Carbon is the main element in all organic molecules and constitutes the main part of thousands of essential everyday materials such as pharmaceuticals, plastics, coatings, and dyes. However, most of the carbon employed to synthesize these chemicals comes from non-sustainable fossil resources such as oil, which society will run out of in the near future. Alternative sources of carbon are therefore urgently needed. An interesting example of a sustainable carbon feedstock is carbon dioxide (CO2). CO2 is a natural resource that has the potential to be used in chemical synthesis as a carbon source, but this requires the development of reactions that can efficiently convert CO2. The formation of C-CO2 bond using CO2 is particularly interesting, because C-C linkages constitute the core of all organic molecules. The project CATCHME will employ computational and experimental chemical methods to investigate, understand and develop C-CO2 bond formation using CO2. Focus will be on designing molecules that can capture CO2 and then promote selective and efficient C-CO2 bond formation.
CO2 is a natural resource that has the potential to be used in chemical synthesis as a carbon donor. This requires the development of CO2 conversion reactions, in particular towards C-CO2 bond formation, because C-C linkages constitute the core of all organic molecules. The project CATCHME will employ computational and experimental methods to investigate C-CO2 bond formation towards formation of chiral carboxylic acids. Three fundamental research questions will be studied:
- How does CO2 behave during C-CO2 bond formation?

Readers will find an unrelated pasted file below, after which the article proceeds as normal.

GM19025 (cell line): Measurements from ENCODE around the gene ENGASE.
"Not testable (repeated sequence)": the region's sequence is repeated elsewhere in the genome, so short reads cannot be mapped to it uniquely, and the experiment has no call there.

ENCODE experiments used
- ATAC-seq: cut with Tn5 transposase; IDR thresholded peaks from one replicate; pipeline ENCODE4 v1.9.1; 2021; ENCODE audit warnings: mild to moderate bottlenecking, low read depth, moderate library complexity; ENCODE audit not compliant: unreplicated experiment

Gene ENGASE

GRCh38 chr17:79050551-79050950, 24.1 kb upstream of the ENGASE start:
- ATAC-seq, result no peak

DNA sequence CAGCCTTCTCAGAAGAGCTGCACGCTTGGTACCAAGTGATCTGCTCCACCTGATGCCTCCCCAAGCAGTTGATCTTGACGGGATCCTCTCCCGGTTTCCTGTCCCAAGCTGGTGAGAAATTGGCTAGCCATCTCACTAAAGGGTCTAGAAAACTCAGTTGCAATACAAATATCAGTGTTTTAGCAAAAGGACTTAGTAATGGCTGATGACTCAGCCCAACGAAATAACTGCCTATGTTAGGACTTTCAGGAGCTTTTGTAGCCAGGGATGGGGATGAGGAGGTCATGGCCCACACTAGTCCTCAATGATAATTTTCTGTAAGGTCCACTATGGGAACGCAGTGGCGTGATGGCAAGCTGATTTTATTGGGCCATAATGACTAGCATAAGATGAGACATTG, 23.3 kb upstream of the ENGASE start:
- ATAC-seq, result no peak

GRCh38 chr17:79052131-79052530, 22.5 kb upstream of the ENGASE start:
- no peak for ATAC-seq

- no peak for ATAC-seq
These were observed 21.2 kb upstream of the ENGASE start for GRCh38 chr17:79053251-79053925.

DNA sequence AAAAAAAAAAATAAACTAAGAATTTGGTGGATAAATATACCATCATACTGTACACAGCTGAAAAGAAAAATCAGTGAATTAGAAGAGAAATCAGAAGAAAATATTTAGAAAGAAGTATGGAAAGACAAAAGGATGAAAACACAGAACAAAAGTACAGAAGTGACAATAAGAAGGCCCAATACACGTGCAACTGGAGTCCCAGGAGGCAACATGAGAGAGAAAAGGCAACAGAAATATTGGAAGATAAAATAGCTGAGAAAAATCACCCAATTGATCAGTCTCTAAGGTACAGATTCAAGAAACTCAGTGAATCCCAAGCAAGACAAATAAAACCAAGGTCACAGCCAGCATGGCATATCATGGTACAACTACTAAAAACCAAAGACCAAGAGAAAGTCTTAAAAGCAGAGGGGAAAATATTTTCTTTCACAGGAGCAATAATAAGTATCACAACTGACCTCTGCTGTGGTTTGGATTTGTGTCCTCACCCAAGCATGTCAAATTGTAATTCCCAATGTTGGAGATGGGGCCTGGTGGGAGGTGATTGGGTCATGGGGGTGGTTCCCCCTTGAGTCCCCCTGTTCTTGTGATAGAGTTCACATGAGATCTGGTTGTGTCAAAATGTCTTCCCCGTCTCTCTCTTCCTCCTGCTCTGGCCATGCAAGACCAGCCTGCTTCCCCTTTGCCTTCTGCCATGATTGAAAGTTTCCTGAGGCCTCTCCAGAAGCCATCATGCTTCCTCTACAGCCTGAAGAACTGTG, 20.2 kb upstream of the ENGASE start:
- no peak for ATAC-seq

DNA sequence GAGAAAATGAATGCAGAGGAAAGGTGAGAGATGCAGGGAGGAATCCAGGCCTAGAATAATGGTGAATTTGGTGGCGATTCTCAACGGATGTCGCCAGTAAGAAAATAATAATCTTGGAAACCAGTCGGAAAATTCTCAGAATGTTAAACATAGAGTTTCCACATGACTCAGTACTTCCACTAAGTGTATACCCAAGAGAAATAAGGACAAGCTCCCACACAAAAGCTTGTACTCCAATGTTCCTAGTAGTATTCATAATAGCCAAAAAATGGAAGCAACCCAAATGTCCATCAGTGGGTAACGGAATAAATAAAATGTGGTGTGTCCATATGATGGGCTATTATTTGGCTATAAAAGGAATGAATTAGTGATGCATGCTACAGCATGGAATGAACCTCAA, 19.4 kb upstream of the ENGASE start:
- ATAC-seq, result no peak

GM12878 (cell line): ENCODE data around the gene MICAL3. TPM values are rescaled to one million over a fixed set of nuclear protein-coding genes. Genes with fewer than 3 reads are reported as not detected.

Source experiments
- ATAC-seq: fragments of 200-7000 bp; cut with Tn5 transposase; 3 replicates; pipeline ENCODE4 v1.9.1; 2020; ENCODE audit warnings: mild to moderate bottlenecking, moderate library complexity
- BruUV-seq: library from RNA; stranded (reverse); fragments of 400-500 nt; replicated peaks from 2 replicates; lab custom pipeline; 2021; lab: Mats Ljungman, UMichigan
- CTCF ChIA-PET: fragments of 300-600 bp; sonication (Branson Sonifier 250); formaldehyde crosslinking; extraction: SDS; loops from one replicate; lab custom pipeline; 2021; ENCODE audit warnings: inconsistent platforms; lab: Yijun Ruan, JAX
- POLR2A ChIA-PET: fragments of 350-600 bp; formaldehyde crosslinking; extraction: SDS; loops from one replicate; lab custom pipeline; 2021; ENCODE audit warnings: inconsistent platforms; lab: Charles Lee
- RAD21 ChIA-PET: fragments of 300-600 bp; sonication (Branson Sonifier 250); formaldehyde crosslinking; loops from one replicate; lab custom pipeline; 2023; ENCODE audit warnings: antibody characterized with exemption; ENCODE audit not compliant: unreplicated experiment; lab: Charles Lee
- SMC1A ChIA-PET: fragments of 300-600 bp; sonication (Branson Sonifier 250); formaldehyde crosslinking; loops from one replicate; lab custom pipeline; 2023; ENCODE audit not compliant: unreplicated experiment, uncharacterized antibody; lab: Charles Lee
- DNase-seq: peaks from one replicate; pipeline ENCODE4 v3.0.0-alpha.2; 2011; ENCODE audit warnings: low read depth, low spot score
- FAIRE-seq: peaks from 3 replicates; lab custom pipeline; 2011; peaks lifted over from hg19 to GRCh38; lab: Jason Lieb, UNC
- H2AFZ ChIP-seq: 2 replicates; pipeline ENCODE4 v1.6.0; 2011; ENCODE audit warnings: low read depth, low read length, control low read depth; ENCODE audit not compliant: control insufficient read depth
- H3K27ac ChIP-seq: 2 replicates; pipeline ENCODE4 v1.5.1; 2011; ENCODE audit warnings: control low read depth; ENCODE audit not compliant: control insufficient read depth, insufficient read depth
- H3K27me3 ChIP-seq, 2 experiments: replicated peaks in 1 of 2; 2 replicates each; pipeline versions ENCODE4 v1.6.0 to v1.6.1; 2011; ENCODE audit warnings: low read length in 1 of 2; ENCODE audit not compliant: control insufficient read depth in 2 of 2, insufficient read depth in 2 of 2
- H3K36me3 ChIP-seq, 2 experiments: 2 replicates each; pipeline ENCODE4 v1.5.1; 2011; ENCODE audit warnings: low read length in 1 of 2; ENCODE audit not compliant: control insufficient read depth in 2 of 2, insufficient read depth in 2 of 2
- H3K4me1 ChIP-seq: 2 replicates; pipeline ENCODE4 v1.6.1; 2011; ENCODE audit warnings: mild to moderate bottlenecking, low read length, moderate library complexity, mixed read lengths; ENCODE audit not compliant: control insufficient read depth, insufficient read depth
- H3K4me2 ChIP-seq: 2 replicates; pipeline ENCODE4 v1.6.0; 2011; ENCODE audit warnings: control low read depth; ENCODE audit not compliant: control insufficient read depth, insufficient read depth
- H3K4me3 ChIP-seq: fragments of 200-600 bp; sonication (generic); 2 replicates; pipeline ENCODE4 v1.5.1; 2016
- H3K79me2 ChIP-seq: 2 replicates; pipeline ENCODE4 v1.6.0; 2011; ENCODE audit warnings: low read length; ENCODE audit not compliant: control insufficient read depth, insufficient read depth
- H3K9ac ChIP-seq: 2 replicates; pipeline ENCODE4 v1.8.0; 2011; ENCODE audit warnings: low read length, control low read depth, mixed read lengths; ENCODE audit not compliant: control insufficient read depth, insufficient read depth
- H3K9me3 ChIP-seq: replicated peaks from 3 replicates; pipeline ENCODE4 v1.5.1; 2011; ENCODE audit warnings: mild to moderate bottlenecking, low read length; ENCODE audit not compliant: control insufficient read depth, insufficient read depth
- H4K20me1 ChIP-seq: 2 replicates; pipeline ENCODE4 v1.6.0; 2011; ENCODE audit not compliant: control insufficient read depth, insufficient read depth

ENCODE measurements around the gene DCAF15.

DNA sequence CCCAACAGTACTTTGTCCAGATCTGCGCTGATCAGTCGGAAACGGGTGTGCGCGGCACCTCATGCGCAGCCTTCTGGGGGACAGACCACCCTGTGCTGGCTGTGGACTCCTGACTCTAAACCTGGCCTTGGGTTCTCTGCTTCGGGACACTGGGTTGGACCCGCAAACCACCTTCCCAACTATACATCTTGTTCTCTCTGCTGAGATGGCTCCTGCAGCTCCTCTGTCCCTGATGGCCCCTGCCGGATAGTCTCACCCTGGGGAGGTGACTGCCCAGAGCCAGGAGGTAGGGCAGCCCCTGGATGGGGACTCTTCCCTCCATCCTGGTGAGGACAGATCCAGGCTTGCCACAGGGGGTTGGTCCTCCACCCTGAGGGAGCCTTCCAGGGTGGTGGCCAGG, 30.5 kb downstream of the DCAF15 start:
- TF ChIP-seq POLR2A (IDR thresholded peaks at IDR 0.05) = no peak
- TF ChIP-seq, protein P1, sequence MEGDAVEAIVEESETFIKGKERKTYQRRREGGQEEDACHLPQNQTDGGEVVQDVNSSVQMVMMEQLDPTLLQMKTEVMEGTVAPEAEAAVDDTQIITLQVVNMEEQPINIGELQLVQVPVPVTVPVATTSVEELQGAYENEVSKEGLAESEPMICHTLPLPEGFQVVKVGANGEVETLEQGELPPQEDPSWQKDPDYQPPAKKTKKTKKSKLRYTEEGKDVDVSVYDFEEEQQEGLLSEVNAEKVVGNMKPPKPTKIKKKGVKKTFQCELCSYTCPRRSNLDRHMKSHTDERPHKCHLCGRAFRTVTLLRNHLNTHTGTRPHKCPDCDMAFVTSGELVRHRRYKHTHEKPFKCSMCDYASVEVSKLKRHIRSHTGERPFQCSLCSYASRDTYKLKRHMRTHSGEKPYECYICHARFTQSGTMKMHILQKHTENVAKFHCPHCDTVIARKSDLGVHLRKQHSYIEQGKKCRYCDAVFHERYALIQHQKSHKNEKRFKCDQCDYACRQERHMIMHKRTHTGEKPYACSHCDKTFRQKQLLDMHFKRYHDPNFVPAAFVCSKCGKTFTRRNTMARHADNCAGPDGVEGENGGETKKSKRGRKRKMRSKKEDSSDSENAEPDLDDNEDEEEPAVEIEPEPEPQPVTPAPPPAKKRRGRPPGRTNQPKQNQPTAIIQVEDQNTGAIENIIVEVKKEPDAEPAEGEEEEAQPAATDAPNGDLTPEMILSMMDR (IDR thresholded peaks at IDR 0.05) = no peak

- Can CO2 be trapped and activated towards C-CO2 bond formation?
- Can chiral CO2-trapping molecules promote asymmetric carboxylation?
C-C bond formation with CO2 typically involves metal-bound carbon nucleophiles. Recent research by us on C-CO2 bond formation indicates that in many reactions of this type, CO2 does not interact with the metal at the C-C bond formation step. CO2 thus experiences no activation from the metal centre. The unbound state of CO2 may be the reason that attempts towards enantioselective CO2 conversion often are unsuccessful, because the free CO2 is little affected by the chiral metal complexes that are employed. CATCHME proposes a novel strategy for enantioselective CO2 conversion, involving trapping of CO2 prior to C-C bond formation. Although many molecules are known that can trap CO2 (e.g. N-heterocyclic carbenes or frustrated Lewis pairs) they are typically employed in CO2 reduction or O-C bond formation, but not in C-C bond forming reactions. A critical aspect of CATCHME will be to identify CO2-adducts that are active in C-C bond formation. Further, if the adducts are chiral, this could provide a novel approach towards enantioselective C-C bond formation with CO2. CATCHME will employ high-level quantum chemistry methods to obtain general insights and identify promising trapping molecules, followed by organic chemistry approaches to test chiral CO2 trapping in enantioselective formation of carboxylic acids.